Of all the moral virtues, Ahimsa or non-violence stands as a negative term in which negation has a sense of prohibition. It means resistance from himsa and the moral implication of Ahimsa is an urge to desist from deep rooted and prevalent tendency of man to harm, injure or kill his fellow beings or his fellow creatures. But himsa or violence is held to be a natural instinct by many psychologists. They point to children whose attitude is selfish and cruel, for children take delight in being cruel and often play the role of tyrants with great pleasure. Sadism is only perverted and extreme form of this natural delight in violence. Violence therefore appears to be a natural tendency of man; as of animals which finds its expression in aggression and other criminal acts. But man is a rational being and the rational nature of him demands that he should transform the natural tendency into the normative one, and that he should act according to moral norms and standards. Violence ever defeats its own ends. A gentle world, a kind look, a charming smile can work wonders. There is a secret pride in every human heart that revolts at tyranny. You may order or drive an individual but you cannot make him respect you. To be innocent is not to be guilty; but to be virtuous is to overcome it. It is the edge and temper of the blade that make a good sword but not the richness of the scabbard and so it is not money or possessions that make man considerable but his virtue. Ahimsa is such a moral virtue which raises man far above the animal creation and links him with the Divine. The failure to live up to the moral and spiritual standards at the individual, social, national, and international levels has resulted in the moral and spiritual skepticism and anarchy. We have to reaffirm not the rights but the duties of man, the rule of love, the supremacy of moral and spiritual values. This is the way to peace.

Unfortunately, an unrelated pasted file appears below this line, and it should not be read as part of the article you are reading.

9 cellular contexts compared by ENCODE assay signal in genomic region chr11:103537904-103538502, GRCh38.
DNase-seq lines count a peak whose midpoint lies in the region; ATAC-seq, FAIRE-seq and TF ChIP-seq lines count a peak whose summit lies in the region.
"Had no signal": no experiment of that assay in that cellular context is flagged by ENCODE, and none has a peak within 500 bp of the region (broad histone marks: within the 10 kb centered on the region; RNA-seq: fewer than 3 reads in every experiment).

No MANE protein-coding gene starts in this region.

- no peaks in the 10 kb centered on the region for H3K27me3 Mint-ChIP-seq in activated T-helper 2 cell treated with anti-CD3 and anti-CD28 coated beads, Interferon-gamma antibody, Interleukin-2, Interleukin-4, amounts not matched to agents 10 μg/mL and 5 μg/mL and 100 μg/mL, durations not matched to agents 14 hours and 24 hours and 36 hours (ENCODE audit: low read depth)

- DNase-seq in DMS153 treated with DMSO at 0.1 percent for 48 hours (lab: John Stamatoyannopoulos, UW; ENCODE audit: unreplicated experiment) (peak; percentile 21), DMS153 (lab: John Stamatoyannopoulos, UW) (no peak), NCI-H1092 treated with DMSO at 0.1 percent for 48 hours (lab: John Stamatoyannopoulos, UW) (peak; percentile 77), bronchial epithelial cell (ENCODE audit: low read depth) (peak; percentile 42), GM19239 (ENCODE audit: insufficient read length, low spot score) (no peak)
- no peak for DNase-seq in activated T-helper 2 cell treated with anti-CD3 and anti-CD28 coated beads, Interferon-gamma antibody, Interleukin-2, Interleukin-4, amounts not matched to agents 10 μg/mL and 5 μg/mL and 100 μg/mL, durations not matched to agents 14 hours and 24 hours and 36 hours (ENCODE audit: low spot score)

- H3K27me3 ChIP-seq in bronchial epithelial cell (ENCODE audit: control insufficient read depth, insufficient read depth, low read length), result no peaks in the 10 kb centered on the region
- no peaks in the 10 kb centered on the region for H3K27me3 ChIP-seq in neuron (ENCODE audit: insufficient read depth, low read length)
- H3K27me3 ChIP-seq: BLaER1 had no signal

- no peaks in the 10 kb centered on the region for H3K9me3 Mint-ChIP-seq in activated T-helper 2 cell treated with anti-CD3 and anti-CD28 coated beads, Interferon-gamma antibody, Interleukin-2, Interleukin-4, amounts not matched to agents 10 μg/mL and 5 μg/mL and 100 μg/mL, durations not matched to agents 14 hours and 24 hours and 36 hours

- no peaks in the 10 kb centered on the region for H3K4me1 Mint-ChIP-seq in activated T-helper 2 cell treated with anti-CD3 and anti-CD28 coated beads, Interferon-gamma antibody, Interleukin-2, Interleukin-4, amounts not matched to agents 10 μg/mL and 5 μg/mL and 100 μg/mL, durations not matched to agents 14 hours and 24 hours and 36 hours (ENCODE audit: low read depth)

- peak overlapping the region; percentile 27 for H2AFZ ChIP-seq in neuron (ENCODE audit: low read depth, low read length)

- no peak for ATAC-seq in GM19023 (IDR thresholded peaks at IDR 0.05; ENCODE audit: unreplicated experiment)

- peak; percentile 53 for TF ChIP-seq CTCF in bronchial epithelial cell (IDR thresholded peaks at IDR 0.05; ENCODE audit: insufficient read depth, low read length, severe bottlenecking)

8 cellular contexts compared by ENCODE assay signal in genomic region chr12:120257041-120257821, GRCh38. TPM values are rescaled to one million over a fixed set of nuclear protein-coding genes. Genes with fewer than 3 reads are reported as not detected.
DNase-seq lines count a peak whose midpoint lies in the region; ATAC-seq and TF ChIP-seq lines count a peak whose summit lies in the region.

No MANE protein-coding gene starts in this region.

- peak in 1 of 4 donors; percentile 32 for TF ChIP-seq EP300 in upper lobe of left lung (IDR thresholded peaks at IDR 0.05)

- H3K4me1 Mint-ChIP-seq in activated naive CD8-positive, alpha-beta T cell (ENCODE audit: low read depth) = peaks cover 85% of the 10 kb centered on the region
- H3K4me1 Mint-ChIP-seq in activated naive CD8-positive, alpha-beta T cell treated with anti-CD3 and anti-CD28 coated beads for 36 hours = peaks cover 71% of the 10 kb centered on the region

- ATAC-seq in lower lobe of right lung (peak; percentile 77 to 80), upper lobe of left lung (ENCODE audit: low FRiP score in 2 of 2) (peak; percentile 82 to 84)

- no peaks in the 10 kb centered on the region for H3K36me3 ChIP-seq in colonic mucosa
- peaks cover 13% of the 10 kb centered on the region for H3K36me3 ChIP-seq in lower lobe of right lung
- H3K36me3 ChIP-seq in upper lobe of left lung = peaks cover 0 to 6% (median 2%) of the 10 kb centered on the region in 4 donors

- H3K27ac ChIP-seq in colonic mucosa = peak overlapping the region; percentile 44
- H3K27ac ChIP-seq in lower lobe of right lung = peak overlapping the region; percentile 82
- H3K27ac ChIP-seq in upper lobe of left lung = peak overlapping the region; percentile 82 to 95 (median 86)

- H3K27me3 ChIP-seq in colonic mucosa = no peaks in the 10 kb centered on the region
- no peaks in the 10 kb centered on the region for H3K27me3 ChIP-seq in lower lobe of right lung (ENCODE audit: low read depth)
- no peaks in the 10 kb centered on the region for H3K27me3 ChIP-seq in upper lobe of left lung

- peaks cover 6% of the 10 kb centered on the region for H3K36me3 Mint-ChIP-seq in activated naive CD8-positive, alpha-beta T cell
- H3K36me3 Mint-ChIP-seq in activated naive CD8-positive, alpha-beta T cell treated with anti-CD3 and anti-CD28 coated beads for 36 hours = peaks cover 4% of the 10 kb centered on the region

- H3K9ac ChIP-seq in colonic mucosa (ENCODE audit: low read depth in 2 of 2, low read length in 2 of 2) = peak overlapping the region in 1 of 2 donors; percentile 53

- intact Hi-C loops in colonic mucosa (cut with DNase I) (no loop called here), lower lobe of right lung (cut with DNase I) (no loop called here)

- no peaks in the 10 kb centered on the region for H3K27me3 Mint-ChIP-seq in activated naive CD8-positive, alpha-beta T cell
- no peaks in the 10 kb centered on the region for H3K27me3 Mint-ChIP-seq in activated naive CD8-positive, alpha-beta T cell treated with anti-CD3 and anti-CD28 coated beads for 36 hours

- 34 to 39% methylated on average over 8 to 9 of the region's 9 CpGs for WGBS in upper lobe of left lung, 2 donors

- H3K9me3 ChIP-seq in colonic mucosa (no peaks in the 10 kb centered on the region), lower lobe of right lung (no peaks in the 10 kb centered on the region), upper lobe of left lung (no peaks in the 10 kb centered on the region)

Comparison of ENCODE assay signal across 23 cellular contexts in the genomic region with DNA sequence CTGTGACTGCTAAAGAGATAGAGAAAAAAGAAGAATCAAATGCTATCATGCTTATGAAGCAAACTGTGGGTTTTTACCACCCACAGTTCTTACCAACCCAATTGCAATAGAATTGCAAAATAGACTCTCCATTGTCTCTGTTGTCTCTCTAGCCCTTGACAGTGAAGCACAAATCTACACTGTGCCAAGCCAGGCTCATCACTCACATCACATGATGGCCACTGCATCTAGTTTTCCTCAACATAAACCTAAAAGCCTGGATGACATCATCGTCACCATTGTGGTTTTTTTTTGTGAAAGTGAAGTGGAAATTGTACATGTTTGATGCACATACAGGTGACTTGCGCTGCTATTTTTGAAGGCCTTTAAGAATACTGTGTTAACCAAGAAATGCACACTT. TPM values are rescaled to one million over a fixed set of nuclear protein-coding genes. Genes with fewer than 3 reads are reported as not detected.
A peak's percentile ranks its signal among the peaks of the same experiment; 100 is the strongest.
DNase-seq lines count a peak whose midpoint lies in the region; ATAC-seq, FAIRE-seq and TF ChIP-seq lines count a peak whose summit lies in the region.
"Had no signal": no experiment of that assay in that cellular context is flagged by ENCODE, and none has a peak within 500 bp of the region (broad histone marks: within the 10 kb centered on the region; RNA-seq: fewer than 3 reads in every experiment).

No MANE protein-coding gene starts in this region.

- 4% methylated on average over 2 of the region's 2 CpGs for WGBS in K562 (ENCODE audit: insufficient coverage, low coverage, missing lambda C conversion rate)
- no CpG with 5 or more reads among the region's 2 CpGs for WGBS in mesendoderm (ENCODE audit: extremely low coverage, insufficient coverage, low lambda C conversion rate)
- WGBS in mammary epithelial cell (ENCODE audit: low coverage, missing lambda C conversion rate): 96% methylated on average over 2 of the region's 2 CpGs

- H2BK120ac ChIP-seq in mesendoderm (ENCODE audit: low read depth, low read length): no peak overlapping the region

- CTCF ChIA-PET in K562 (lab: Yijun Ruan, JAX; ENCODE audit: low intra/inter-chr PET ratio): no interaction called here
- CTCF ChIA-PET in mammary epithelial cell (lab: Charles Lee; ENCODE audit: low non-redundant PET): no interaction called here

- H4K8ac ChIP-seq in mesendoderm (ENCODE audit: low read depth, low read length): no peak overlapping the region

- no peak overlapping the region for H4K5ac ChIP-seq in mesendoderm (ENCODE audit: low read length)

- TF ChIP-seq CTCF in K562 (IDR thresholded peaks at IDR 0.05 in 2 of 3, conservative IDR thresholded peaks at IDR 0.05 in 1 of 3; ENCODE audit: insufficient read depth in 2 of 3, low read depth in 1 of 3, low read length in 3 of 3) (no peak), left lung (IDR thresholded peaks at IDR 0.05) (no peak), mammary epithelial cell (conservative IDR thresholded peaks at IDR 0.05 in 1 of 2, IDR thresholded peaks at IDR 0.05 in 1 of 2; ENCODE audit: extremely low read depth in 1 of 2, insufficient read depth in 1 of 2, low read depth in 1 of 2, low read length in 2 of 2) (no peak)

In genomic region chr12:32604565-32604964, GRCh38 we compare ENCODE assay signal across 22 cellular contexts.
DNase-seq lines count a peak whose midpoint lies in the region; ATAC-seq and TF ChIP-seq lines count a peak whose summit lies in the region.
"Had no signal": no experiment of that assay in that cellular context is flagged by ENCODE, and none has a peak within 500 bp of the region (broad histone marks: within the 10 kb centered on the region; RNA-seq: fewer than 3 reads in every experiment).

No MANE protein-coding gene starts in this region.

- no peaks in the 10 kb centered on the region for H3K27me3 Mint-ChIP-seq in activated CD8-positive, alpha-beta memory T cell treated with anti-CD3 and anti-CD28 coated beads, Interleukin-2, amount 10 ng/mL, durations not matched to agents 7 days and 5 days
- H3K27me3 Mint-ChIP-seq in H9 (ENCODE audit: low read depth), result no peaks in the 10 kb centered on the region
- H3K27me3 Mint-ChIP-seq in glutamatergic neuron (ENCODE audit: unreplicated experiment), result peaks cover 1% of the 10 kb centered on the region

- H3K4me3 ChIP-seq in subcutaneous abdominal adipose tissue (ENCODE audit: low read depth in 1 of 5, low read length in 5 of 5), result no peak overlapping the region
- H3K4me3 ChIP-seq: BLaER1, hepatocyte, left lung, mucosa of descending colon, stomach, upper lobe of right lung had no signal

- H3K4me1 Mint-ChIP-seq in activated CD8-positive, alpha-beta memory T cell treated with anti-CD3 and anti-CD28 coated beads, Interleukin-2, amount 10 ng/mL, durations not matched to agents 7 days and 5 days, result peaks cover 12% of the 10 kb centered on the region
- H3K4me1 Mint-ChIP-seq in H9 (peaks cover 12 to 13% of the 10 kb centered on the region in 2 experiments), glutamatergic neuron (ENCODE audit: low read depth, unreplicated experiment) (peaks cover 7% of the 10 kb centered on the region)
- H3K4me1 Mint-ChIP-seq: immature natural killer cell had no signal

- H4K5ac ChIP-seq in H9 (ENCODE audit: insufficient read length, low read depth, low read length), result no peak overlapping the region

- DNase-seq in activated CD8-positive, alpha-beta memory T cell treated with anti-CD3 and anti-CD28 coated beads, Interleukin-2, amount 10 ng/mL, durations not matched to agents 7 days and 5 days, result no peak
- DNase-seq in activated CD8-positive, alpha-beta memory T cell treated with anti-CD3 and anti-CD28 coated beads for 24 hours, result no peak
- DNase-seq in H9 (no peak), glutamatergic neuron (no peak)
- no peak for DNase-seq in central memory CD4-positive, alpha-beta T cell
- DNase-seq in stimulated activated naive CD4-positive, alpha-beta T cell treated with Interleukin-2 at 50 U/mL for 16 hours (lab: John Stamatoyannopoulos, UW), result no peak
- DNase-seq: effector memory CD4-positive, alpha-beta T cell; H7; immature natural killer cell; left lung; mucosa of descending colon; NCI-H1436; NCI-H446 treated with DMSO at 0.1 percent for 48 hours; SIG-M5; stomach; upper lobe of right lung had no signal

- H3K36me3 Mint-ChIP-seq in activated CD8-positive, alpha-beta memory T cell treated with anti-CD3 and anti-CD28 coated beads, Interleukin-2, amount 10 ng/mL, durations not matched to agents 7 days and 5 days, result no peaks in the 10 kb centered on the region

The collapse of civilization has come about because of the neglect of Ahimsa . A renewal of it is possible only if ethics becomes once more the concern of thinking human being and , if individuals seek to assert themselves in society as ethical personalities. That Ahimsa is the foremost moral virtue. Mahabharat makes it clear in this saying, “Just as the foot marks of all other animals disappear in that of the elephant, so all other virtues merge in Ahimsa.” The objective of Ahimsa is to cherish reverence for life, not only human but also for animal life. When this reverence for life shall be scouted and belittled consistently, then civilization will go down into the trench of time. Dr. M. Deddow Bayly, the President of the International Forum has rightly observed: “If civilization is to be saved from the approaching crisis and if real values are to be preserved, it must be not on a foundation of blood, cruelty and callous exploitation of the lesser creatures but on thought and action motivated by the beautiful and world embracing principle of Ahimsa or Non-violence. For man, degraded by such brutal practices as now often prevail in the human-animal relationship, is not fitted to lay the foundations of a new order of society, which at once can ward off a terrible catastrophe to the human race.”
This article ‘Peace through Ahimsa’ is taken from H.H.Mahatapasvi Shri Kumarswamiji’s book, ‘The Divine Lore’.